German underground doom metal is a good thing. There’s an irresistible passion and zeal to be found with their primal, entrancing riffs that in a way, give it a unique identity. These qualities can also be found here in Obelyskkh. Whilst rooted in the traditional Black Sabbath styled tones, their ability to respect the influence and bring in other elements helps to retain a freshness. Three years in the making, Obelyskkh now present “The Providence”.

Title track, “The Providence” is a crusty, ominous affair with hypnotic, rich riffs and a Sabbathian groove that’s twisted with subtlety. The vocals have a clean sermonising quality before rage and angst build in equal proportions. There is a certain Orange Goblin “Healing Through Fire” era quality where the power lies in the simplicity and brutishness of the delivery. This is a theme that is maintained over the first few tracks. Blending moments of space rock with hints of Hawkwind, there are seas of hypnotic tidings mixed with pure garage, stoner rawness that brings to mind fellow countrymen Kadavar.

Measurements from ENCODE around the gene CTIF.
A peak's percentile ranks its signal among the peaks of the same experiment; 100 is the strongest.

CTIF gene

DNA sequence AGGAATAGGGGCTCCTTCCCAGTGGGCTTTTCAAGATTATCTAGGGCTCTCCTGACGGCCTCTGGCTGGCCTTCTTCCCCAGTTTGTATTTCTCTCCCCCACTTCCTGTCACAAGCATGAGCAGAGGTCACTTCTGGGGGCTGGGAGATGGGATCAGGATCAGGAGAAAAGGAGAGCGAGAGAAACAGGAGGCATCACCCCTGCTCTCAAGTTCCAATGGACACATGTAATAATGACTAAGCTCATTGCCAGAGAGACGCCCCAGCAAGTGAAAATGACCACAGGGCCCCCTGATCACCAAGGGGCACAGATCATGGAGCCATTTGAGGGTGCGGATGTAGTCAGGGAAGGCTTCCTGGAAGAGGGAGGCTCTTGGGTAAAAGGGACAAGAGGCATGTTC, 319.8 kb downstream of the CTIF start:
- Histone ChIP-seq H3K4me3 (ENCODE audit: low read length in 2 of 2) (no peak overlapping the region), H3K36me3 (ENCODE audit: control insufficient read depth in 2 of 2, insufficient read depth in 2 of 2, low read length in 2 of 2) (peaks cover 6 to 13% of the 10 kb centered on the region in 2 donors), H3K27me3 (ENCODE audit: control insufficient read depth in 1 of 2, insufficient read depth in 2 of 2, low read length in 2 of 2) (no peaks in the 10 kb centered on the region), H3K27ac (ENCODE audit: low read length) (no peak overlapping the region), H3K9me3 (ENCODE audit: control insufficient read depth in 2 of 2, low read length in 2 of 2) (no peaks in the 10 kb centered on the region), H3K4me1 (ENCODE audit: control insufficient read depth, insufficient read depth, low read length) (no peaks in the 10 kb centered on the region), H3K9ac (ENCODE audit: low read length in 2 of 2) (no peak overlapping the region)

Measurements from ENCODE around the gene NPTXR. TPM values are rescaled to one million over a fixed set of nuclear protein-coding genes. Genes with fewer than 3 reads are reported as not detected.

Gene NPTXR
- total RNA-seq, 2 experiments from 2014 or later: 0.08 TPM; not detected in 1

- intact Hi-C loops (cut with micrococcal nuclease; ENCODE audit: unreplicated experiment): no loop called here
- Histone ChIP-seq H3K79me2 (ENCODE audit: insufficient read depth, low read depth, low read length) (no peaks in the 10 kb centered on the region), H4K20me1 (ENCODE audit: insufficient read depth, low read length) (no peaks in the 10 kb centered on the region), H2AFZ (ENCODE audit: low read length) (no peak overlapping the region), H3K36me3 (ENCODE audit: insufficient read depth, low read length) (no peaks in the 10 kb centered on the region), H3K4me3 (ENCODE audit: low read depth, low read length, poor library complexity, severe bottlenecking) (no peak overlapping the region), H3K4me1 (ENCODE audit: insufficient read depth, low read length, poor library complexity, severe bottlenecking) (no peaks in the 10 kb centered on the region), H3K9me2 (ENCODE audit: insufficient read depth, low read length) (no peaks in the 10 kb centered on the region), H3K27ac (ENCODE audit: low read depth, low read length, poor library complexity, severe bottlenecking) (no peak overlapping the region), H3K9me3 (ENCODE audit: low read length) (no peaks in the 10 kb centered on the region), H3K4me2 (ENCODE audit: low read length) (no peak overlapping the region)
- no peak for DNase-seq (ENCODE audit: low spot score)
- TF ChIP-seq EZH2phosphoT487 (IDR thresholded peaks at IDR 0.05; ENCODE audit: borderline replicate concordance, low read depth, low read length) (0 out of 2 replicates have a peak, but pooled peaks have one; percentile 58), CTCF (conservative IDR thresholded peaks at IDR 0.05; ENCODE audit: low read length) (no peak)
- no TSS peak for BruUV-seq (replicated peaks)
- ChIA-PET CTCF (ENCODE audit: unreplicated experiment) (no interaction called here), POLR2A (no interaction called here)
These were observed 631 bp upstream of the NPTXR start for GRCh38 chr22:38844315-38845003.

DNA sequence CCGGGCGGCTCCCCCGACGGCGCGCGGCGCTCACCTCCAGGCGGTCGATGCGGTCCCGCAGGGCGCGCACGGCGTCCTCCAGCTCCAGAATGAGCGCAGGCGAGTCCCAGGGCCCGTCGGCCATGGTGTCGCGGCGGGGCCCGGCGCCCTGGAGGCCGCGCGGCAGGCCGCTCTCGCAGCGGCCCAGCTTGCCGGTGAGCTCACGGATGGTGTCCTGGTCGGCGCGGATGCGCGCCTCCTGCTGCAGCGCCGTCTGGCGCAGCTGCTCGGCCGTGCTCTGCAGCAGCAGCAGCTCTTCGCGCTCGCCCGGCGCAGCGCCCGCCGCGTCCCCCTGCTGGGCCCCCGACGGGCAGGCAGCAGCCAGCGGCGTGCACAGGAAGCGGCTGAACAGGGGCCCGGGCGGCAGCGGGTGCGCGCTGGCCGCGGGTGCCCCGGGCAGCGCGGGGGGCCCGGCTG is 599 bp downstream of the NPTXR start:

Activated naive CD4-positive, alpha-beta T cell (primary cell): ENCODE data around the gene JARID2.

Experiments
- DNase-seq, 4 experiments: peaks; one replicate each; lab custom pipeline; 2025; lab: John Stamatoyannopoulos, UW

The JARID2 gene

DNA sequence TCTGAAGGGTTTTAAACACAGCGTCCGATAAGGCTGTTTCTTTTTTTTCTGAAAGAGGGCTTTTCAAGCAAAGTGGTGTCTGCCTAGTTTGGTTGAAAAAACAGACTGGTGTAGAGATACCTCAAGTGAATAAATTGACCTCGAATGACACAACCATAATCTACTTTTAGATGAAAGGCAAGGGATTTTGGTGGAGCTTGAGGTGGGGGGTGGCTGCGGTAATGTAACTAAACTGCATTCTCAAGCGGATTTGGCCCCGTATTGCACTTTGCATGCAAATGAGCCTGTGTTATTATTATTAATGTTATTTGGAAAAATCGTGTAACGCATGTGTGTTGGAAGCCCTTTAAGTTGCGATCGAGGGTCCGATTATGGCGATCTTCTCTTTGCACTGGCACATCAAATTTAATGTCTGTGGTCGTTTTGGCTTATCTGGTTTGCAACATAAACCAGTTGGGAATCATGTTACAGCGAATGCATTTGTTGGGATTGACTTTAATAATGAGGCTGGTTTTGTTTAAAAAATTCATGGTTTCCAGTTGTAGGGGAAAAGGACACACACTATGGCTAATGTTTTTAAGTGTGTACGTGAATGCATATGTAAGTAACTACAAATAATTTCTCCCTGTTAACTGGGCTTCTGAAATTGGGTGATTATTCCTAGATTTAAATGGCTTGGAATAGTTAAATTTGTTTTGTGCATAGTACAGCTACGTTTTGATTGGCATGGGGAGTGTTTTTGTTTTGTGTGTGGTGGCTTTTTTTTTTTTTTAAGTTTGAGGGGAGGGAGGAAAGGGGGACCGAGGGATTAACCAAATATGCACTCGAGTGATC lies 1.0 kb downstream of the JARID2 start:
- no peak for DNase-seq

Most tracks are weighty with several clocking in at over 10 minutes so there’s plenty of room to take these Lovecraftian inspired journeys into different directions. The album takes a more exploratory and dark tone on “NYX” where some Celtic Frost aggression comes in at the start before elements of Paul Chain push this lengthy beast onwards. This latter influence permeates the album’s second half where the band also recall their more progressive and psych rock stylings. Early Syd Barrett era Pink Floyd and an Eastern chiming resonance create a lovely aura behind the more basic doom crush on “Aeons Of Iconoclasm” which leads into the closing track “Marzanna” with its’ heavy, foreboding atmosphere. The guitar break hangs in the background allowing the central riff to dominate as the album draws to its final moments.

Obelysskh aimed to give their songwriting some distinction with this release and their fans will doubtless be pleased with the results. “The Providence” is a solid album with recording by Andy Naucke and mastering courtesy of Brad Boatright, who has worked on albums by Sleep and High On Fire so there’s a rich depth that runs through some already well-crafted songs. This is worth giving a spin.

(7/10 Johnny Zed)